Are noun class markers in kiswahili really such a learning difficulty? A study of the use of noun class markers by pupils of the busibi primary school in Kenya
Makokha, Walter O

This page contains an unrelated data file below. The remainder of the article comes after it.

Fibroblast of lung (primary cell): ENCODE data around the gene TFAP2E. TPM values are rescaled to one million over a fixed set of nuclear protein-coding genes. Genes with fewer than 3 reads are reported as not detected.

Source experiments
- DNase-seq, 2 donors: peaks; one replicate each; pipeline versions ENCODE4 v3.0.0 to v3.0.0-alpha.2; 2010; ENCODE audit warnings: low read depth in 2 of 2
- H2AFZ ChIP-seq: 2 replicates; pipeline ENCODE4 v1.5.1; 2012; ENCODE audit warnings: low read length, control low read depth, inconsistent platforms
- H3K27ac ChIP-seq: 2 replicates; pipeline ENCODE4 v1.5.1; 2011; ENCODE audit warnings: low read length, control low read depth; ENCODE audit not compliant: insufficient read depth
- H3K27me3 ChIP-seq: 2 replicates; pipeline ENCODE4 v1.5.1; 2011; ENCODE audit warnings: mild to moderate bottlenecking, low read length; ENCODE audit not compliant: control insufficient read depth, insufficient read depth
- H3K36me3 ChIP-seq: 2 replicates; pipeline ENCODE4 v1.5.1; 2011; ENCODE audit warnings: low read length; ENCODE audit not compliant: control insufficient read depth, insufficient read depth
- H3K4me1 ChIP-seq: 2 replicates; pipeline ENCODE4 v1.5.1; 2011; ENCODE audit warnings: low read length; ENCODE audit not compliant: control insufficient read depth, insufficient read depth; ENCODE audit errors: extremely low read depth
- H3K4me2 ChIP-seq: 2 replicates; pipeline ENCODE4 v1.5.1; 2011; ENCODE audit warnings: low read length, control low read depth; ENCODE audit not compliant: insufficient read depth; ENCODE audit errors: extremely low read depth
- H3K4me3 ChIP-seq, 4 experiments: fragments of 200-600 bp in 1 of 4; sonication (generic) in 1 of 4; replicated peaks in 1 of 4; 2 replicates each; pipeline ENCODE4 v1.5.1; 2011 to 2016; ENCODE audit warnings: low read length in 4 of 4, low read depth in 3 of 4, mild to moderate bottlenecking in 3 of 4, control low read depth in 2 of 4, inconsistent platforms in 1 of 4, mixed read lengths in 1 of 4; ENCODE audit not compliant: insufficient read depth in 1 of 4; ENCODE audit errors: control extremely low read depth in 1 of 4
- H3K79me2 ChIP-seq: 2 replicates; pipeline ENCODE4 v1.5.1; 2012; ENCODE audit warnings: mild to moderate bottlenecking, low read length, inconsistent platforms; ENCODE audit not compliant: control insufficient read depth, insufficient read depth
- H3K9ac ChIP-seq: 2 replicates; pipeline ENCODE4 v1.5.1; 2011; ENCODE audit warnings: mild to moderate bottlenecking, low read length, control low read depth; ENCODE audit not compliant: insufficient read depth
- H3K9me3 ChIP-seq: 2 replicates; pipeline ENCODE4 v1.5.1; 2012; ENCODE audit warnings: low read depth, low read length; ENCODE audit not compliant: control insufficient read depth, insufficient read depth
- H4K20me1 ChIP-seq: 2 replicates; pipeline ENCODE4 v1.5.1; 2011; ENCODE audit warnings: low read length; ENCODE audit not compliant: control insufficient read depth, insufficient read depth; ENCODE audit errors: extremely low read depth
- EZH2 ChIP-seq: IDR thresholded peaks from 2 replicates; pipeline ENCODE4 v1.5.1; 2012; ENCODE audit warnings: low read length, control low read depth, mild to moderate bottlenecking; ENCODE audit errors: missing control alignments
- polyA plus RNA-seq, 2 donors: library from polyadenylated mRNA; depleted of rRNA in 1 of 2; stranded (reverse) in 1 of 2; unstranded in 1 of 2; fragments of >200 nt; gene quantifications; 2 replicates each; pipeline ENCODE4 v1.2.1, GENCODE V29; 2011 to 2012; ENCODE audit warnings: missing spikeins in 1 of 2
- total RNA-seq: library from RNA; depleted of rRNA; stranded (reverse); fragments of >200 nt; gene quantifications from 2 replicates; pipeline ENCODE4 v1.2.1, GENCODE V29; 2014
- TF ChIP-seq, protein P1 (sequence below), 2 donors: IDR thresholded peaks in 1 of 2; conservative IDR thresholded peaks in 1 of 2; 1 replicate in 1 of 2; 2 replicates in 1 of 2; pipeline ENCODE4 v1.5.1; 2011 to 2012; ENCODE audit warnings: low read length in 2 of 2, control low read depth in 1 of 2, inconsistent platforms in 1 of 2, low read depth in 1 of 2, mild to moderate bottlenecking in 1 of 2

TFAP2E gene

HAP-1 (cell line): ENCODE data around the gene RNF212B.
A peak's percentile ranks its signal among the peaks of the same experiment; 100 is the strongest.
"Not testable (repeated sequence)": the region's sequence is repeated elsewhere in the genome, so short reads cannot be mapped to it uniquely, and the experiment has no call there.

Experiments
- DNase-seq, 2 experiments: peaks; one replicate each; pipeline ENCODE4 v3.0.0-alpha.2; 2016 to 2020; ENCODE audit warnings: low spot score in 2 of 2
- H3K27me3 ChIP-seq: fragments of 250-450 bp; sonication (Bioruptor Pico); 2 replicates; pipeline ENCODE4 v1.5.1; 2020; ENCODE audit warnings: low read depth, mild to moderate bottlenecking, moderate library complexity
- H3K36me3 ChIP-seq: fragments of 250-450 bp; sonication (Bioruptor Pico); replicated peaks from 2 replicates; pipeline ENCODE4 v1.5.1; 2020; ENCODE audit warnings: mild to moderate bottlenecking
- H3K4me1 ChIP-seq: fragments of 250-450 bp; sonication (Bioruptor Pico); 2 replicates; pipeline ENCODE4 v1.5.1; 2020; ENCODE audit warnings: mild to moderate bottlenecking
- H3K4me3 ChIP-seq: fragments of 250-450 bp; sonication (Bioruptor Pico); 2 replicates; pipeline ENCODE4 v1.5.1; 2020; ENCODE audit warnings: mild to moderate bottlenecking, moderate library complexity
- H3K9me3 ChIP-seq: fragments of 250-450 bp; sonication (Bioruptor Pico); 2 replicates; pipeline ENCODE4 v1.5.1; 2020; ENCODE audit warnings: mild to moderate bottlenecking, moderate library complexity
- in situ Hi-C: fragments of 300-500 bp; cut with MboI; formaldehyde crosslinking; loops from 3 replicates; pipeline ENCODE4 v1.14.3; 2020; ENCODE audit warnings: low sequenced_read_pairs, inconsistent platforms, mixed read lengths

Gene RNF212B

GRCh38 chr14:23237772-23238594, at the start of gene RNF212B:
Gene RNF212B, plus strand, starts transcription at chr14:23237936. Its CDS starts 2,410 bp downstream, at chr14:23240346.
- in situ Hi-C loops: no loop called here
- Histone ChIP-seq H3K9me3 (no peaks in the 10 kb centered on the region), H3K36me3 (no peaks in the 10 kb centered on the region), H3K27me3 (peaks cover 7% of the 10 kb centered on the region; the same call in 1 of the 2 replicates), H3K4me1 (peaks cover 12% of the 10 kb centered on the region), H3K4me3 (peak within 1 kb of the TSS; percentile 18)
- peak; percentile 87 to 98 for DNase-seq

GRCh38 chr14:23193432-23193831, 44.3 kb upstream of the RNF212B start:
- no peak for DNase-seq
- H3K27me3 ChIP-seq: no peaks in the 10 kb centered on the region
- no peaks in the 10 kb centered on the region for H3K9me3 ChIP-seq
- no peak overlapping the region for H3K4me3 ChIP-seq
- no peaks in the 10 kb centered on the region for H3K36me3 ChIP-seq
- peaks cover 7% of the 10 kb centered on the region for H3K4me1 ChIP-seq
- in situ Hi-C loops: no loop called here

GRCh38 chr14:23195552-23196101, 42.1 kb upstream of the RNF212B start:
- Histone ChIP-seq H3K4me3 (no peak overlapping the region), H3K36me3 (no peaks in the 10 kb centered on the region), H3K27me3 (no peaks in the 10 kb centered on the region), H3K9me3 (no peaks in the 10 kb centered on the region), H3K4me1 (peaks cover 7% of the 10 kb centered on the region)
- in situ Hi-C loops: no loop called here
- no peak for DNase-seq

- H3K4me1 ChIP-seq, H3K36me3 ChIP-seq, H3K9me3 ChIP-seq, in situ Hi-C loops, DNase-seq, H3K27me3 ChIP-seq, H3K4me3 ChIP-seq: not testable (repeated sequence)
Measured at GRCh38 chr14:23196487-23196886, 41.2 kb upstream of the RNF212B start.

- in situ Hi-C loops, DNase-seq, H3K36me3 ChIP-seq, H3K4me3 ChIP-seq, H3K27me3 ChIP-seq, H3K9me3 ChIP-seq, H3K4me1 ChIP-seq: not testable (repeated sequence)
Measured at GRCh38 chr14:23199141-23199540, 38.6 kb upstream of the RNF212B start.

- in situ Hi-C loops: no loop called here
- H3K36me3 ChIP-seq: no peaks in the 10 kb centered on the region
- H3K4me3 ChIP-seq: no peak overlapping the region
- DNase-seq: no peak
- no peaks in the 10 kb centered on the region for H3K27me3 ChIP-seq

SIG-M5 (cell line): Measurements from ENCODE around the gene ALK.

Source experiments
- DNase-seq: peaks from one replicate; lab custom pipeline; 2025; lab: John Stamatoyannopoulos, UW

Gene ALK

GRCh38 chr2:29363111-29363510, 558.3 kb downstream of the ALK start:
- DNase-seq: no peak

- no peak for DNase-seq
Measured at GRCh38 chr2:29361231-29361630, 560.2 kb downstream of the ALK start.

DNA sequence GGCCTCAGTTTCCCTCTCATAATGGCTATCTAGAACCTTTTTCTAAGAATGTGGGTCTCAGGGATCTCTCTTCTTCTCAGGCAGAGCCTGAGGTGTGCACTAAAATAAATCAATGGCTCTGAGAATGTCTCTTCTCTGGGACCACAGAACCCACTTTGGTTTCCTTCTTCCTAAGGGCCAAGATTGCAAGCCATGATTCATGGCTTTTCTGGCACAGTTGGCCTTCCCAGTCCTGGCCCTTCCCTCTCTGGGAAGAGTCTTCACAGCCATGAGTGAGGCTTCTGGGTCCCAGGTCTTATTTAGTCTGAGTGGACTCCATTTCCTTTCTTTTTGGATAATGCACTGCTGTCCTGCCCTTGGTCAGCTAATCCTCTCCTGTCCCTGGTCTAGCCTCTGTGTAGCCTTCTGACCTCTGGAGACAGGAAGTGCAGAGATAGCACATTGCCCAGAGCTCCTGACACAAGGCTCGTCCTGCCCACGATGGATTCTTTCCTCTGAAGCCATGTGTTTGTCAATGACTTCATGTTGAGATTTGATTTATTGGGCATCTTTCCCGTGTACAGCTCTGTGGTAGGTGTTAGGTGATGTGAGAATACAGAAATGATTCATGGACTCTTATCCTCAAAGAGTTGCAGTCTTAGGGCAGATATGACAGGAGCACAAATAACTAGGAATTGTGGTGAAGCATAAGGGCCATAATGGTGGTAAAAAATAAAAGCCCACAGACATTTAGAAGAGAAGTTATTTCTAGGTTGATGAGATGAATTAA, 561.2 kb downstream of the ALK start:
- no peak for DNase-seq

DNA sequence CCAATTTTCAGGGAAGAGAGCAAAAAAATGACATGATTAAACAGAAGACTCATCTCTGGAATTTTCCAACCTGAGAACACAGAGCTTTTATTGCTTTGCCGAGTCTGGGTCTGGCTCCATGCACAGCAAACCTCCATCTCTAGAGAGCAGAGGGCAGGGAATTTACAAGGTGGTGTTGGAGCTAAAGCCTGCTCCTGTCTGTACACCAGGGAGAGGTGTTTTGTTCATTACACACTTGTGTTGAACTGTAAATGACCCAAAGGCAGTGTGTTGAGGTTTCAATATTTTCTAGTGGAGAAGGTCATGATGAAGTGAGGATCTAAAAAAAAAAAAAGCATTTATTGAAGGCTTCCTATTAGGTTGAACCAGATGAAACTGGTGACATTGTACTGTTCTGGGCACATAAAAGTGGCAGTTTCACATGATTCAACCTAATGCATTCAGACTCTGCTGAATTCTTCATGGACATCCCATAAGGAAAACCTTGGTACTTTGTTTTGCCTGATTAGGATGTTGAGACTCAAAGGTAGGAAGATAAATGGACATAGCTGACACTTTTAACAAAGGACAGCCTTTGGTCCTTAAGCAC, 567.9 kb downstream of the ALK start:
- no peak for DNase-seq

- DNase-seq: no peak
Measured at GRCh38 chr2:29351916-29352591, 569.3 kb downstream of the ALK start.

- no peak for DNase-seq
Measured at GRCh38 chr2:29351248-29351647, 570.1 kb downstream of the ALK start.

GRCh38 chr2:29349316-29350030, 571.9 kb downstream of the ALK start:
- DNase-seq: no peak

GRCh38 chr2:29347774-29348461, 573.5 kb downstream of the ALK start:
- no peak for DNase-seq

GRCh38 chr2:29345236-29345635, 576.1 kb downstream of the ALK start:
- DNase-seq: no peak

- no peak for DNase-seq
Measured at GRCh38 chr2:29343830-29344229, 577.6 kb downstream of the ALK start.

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The purpose of this study was to establish the extent to which the StandardSeven pupils of the Busibi Primary School in the Samia District in western Kenya would misuse the pairs of noun class markers A-WA-, LI-YA-, KI-VI-, IZI- and U-ZI- in their written Kiswahili. A sample of thirty pupils was used in the study. A grammar test consisting of nineteen sentences containing a total of forty mistakes was used. The respondents were required to write the correct version of each sentence in the spaces provided on the questionnaire. The study tested the hypothesis that the respondents would make over 50% mistakes for each of the five pairs of noun class markers. The hypothesis was based on the widespread belief, but yet to be tested, among users of Kiswahili in Kenya that the five pairs are a source of great difficulty in achieving agreement between them and the nouns they refer to. So, the study assumed that the difficulty would definitely manifest itself in the Kiswahili of primary school pupils, especially those from an area of Kenya far away from the main towns where Kiswahili is used on a daily basis. However, the results did not support the hypothesis. The highest number of noncorrected mistakes made was actually only 41%. The average was just 31%. These unexpected results may have to do with the type of test used.